COURT-ORDERED WAKE REDISTRICTING PLAN HAS BIPARTISAN SUPPORT: A proposal redrawing state House districts in Wake County should be on the floor next week after clearing two committees on Thursday after little debate. State judges ordered new Wake lines by the end of June after ruling Republicans in 2017 impermissibly redrew four districts that hadn't been struck down in previous litigation. House Democratic and Republican leaders sponsored a new map identical to a third-party expert's recommendations to federal judges in late 2017. Currently Democrats hold all 11 Wake seats, and incumbents seeking re-election wouldn't be forced to run against each other under the proposal. This map would only be used next year, since decennial redistricting begins in 2021.
NC GOP DESPERATE TO REBRAND ITSELF AND ATTRACT AFRICAN-AMERICAN VOTE: At the GOP state convention Friday, Republicans discussed how to reach out to minority groups, who make a large part of city voters in N.C. On Saturday, the convention will elect a new chairman to help recruit more of those voters to the party. Jim Womack, who’s running for party chairman, said the GOP has to “reach voters where they are.” If elected, he plans to start running ads on radio stations that cater to African-Americans. “The first thing is that the party has to get branded as the party of family, faith and fun,” he said Friday. Michael Whatley, who’s also running for chair, said the party needs a permanent presence in urban communities. And it has to remind voters of Republican economic policies he said have benefited those communities. “It’s messaging but it’s also presence,” he said.
TRUMP BACKS OFF ON MEXICO TARIFFS AFTER SIGNED AGREEMENT: President Donald Trump announced late Friday that he had suspended plans to impose tariffs on Mexico, tweeting that the country “has agreed to take strong measures” to stem the flow of Central American migrants into the United States. But the deal the sides agreed to falls short of some of the dramatic overhauls the U.S. had pushed for. A “U.S.-Mexico Joint Declaration” released by the State Department said the U.S. “will immediately expand the implementation” of a program that returns asylum-seekers who cross the southern border to Mexico while their claims are adjudicated. Mexico will “offer jobs, healthcare and education” to those people, the agreement stated. Mexico has also agreed, it said, to take “unprecedented steps to increase enforcement to curb irregular migration,” including the deployment of the Mexican National Guard throughout the country, especially on its southern border with Guatemala. And Mexico is taking “decisive action to dismantle human smuggling and trafficking organizations as well as their illicit financial and transportation networks,” the State Department said.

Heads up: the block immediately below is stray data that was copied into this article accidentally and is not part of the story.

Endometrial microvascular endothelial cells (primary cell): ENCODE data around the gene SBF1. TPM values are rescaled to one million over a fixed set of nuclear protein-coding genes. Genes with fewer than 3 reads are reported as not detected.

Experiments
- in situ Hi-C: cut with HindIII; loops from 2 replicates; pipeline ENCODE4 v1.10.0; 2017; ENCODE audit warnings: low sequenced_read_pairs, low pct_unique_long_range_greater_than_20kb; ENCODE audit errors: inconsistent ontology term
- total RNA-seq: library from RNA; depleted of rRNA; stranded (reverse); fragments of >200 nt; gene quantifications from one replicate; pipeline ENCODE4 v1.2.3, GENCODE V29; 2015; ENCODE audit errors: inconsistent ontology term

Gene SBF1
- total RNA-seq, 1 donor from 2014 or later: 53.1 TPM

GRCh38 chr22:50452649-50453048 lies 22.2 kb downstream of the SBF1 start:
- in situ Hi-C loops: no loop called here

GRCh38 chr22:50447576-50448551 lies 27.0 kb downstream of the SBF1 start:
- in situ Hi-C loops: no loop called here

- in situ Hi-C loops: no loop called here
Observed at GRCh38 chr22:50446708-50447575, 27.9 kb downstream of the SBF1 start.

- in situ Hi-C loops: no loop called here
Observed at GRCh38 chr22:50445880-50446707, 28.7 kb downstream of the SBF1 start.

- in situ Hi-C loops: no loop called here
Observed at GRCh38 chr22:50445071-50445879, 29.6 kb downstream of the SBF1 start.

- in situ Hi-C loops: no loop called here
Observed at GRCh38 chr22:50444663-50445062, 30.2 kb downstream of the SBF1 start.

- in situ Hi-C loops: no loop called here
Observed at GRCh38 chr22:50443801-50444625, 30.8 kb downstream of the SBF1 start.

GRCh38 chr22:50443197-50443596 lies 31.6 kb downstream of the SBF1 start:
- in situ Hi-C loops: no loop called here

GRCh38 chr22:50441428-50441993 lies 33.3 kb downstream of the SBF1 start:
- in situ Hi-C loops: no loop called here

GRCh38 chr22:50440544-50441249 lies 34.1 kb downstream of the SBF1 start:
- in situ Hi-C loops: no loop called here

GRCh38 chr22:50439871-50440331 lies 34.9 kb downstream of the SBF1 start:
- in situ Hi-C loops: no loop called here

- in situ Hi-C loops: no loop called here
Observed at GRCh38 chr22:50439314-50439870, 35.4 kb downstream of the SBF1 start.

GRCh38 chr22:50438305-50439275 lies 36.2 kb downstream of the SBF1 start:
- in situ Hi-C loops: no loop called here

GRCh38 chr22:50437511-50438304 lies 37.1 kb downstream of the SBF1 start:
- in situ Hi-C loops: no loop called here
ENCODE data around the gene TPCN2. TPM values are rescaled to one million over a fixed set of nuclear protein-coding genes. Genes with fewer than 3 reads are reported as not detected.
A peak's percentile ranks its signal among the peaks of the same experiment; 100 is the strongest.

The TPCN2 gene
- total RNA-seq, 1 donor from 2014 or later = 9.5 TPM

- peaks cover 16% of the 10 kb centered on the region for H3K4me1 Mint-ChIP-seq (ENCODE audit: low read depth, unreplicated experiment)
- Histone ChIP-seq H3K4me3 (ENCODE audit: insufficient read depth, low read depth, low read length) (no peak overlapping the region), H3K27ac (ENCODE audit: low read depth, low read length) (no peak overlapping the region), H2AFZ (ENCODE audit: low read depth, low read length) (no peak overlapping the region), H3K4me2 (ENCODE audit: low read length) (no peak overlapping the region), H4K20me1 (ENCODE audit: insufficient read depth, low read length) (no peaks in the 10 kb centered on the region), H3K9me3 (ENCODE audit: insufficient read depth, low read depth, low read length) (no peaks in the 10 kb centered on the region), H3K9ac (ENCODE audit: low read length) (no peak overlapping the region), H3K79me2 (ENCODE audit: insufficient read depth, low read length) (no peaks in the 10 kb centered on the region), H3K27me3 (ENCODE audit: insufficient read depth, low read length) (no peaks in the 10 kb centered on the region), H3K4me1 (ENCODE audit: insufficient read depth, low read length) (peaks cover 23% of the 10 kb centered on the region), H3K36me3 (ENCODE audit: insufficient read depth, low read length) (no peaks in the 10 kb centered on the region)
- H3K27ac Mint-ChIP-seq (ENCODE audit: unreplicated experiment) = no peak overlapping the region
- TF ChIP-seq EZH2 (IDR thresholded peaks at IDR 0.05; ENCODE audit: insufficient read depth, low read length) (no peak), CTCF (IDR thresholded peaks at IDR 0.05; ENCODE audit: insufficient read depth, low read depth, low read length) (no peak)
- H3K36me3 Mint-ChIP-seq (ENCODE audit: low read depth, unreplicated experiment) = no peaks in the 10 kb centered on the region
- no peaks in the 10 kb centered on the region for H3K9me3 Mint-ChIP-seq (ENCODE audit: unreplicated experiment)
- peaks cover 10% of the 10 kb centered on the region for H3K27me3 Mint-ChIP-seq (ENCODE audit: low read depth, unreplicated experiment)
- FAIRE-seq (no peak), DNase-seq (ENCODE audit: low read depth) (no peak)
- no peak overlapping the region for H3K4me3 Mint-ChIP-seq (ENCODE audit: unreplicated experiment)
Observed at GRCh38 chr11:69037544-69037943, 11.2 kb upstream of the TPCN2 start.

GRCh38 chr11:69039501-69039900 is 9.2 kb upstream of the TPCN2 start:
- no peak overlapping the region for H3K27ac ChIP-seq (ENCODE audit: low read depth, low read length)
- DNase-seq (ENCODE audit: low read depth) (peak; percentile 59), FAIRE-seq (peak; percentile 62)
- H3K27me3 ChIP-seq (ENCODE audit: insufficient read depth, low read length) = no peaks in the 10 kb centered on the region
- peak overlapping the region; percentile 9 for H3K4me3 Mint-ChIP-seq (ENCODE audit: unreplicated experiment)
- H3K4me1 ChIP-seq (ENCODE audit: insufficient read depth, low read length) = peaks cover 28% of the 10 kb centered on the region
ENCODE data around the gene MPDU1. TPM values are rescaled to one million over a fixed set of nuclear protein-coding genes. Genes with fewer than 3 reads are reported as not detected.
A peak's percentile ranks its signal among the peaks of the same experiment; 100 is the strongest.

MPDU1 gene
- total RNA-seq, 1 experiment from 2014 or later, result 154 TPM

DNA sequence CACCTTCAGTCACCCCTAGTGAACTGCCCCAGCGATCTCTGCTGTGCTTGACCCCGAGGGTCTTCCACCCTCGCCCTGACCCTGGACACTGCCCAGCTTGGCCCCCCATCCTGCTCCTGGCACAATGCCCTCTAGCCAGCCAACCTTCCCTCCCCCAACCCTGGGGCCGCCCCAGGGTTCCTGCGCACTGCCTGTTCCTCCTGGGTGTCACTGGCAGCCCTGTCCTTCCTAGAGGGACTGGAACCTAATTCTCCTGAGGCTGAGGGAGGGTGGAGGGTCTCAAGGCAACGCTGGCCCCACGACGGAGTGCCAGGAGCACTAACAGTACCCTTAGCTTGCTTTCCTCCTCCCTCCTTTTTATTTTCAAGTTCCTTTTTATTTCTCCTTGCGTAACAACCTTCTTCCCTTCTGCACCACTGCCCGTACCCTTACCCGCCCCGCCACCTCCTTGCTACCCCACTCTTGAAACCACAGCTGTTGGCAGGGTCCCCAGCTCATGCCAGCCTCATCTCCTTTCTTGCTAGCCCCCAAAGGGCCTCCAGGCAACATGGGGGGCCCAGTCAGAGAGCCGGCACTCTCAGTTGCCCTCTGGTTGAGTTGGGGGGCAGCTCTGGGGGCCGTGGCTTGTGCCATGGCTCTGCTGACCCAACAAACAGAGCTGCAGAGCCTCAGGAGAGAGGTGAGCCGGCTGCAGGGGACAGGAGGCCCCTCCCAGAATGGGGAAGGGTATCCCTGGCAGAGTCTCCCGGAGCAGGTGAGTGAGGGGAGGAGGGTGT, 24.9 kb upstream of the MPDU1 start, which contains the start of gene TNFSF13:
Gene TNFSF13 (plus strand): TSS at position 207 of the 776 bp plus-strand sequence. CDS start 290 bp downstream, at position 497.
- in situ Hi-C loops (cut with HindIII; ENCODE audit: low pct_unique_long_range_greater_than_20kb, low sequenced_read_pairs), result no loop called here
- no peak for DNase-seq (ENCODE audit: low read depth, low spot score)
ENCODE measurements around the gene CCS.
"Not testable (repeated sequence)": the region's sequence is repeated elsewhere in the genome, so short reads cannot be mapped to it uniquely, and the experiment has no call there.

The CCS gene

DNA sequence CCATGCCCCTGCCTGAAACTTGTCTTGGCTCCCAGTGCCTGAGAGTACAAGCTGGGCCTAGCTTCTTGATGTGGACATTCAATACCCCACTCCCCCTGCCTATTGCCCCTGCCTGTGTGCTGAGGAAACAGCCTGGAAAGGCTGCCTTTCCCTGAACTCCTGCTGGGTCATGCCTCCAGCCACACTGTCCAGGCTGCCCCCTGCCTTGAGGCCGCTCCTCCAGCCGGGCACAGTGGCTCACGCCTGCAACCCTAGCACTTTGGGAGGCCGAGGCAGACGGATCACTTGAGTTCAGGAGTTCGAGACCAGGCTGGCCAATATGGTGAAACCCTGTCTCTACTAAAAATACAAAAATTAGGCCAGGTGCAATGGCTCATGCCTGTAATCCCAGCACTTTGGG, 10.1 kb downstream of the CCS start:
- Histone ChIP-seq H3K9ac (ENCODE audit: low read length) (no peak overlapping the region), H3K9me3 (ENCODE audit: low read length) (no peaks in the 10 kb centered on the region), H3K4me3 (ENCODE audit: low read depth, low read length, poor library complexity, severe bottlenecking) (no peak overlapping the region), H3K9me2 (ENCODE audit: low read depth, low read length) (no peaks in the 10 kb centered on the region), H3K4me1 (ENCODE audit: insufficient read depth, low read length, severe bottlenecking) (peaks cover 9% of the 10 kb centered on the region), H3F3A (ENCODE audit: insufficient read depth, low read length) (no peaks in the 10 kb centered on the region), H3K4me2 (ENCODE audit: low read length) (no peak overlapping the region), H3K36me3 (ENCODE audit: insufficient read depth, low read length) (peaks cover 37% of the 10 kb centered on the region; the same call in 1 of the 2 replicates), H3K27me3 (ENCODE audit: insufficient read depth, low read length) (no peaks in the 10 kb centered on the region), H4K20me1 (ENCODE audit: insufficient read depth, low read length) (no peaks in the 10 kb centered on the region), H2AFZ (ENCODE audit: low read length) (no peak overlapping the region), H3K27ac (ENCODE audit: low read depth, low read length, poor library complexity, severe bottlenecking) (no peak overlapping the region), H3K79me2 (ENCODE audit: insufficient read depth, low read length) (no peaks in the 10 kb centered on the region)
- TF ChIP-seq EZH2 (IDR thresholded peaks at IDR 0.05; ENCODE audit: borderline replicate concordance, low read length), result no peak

APPEALS COURT SAYS KEYSTONE XL PIPELINE CAN MOVE FORWARD: An appeals court has lifted a judge's injunction that blocked construction of the Keystone XL oil pipeline from Canada to the U.S., but the developer has said it's too late to begin work this year and environmental groups vowed to keep fighting it. A three-judge panel of the 9th U.S. Circuit Court of Appeals on Thursday ordered dismissal of the lawsuit by environmental and Native American groups, saying President Donald Trump had revoked a 2017 permit allowing the $8 billion pipeline to be built. Trump later issued a new permit, and the appellate judges agreed with Justice Department attorneys who say that nullifies the legal challenge involving environmental impacts. Attorneys for the plaintiffs accuse Trump of trying to get around court rulings by issuing the new permit, which they say also is flawed. They have filed another, ongoing lawsuit to block the new presidential permit.
HOUSE DEMS WILL NOT TRY TO REMOVE HYDE AMENDMENT IN SPENDING PLAN: “While we loathe the amendment, the view was: Okay, let’s proceed in this fashion,” said DeLauro, arguing that Republican control of the White House and the Senate remains an obstacle to any change. DeLauro and Democrats on the Appropriations Committee worked with colleagues and outside allies before moving forward with their spending bill — weeks before Biden’s position became prime campaign news.hat groundwork has earned them backing from the most influential abortion rights groups, Planned Parenthood Federation of America and NARAL Pro-Choice America. Executives from both groups said Friday that they were not opposing passage of the spending bill next week, citing the other advances and the futility of pursuing Hyde repeal with Trump in office and Republicans controlling the Senate. “While we are disappointed and we are going to continue to work against Hyde, there are huge wins in the bill — especially when you talk about protecting birth control access for 4 million people,” said Erica Sackin, a Planned Parenthood spokeswoman.